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Are Blacks Better Off After Obama’s Presidency?

On Wednesday, President Obama took to the podium for his highly anticipated speech in support of the woman who just a few years ago was his Secretary of State, and prior to that was supposed to be the presumptive nominee of the Democratic Party for President of the United States if not for Obama's meteoric rise.

On Wednesday, President Obama took to the podium for his highly anticipated speech in support of the woman who just a few years ago was his Secretary of State, and prior to that was supposed to be the presumptive nominee of the Democratic Party for President of the United States if not for Obama’s meteoric rise.

What happens to a dream deferred?

In the case of Hillary R. Clinton, it appears that said dream will blossom into a tangible reality, and at the Democratic National Convention in Philadelphia, President Barack H. Obama sprinkled a great deal of Miracle Gro and fertilizer on the growing seeds of Hillary’s almost certain presidency. During his 45 minute oratory, Mr. Obama moved meticulously and purposefully through his presidency and accomplishments while in office, praising the country that elected him, making a case for why Clinton should be the Democratic nominee for president, and why voters should turn up to vote for her.

He started out by giving props to his daughters Sasha and Malia, to First Lady Michelle Obama, and expressing faith in the American experiment that saw him rise to the presidency nearly a decade ago with a tone of optimism filled with self-congratulatory musings in the guise of American uplifting.


Barack Obama came into office on a promise of hope and much of the earlier part of his speech was little more than an inventory of what changes he was able to garner while in office.


There were several moments during his lengthy diatribe in which he simply mentioned his accomplishments; the Iran nuclear deal, the economy, the recession recovery, etc. It wasn’t until a quarter of the way through that he actually mentioned Hillary Rodham Clinton. The irony of him playing up and celebrating a woman he once called a liar and opportunist just eight years ago during their clash in the Democratic primaries was not lost on me.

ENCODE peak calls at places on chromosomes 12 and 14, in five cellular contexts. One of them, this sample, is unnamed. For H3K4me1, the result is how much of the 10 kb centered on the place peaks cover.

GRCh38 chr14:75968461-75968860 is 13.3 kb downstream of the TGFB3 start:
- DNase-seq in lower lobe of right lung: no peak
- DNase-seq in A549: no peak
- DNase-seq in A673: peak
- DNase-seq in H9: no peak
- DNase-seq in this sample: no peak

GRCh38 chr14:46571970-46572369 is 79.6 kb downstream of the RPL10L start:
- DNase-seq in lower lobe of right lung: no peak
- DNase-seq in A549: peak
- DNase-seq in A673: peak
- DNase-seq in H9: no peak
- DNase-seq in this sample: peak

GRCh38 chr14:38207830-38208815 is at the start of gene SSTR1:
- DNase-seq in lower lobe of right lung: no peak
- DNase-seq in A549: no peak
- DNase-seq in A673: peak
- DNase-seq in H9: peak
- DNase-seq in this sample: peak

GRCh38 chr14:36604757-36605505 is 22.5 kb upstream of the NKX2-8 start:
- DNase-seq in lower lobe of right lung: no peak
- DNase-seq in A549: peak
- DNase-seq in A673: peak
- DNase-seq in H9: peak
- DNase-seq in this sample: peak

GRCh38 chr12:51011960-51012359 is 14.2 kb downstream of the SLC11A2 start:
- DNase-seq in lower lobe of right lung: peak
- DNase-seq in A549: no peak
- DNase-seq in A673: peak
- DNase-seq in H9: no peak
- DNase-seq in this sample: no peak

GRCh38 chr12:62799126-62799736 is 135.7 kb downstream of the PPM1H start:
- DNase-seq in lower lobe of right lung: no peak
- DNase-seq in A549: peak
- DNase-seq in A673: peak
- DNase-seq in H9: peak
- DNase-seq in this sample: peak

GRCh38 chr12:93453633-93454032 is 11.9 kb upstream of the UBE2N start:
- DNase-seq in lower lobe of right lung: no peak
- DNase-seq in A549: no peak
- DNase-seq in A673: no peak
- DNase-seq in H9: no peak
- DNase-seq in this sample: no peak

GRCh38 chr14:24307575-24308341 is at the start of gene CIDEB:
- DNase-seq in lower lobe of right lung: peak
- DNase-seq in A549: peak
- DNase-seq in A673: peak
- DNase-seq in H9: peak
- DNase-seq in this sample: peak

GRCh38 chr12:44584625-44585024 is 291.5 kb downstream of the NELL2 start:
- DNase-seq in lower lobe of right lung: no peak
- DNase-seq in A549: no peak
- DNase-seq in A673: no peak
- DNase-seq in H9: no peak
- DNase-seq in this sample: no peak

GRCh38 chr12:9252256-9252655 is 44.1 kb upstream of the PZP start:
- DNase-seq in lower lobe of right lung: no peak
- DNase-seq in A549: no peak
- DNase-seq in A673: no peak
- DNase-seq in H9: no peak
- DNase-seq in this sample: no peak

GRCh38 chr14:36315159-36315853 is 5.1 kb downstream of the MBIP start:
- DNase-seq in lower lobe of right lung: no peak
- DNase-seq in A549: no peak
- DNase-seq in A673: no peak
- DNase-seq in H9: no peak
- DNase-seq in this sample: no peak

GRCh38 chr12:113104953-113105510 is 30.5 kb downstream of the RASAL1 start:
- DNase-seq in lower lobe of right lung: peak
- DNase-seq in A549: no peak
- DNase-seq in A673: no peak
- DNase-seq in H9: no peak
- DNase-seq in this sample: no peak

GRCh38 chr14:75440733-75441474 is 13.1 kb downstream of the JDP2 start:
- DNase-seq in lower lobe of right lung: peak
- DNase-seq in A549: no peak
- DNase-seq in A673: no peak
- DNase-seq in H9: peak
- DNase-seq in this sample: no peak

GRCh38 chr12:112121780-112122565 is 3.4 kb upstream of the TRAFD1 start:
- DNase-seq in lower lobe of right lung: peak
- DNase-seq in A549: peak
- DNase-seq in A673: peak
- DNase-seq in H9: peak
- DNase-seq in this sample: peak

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Mentioning Donald Trump at around the 18:00 minute mark drew a chorus of “Boos” from the audience, to which Obama responded ‘Don’t Boo, vote’. With Gallup Polls showing that Americans favor Clinton and Trump more or less equally, the Clinton talking points were apropos. That could be why much of the President’s speech read like a resume and cover letter, and a flowing admonishment of Donald Trump’s capabilities and qualifications as would-be commander-in-chief.

When speaking of America being ‘the light of freedom, dignity and human rights’ in light of all of the highly publicized instances of police involved killings of unarmed and helpless suspects, my stomach churned. Mentioning how people overseas look to America when these days more and more Americans are feeling disenfranchised feels a bit out of touch and fell off base.


Another stomach-churner was his comparing the worry of black families for their young boys and men being equal to that of that of police officers’ families as they leave for duty.  If that were true nobody would ever have to say Black Lives Matter. Officers are armed, trained, paid and supported while young Black men have been the historic target of a multitude of policies since the dawn of this country.  A false equivalency if there ever was one. 

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However, Obama’s insistence that voting Democrats turn out in numbers in local elections is an angle that is understated by many self-important Beltway regulars. When he spoke of the lessons taught to him by his grandparents, and the attributes of his ancestors who settled Kansas, it was difficult for me to fathom why he didn’t mention anything at all about his father’s side of the family. Not even in passing.


On its face, Obama’s DNC speech was very good. However, it was substantively indicative of his entire presidency in that it was more middle of the road politicking that only mentioned Black people in passing. Is America better off after an Obama presidency? Yes, but Black people are worse off economically than they have been since before George W. Bush was elected.

Hip-Hop Hooray…I guess. 

Starting his career as lead writer for EURweb.com back in 1998, Ricardo A Hazell has served as Senior Contributor with The Shadow League since coming to the company in 2013. His byline has appeared in the Washington Post, the Chicago Tribune, the South China Sea Morning Post, the Root and many other publications. At TSL he is charged with exploring black cultural angles where they intersect with the mainstream.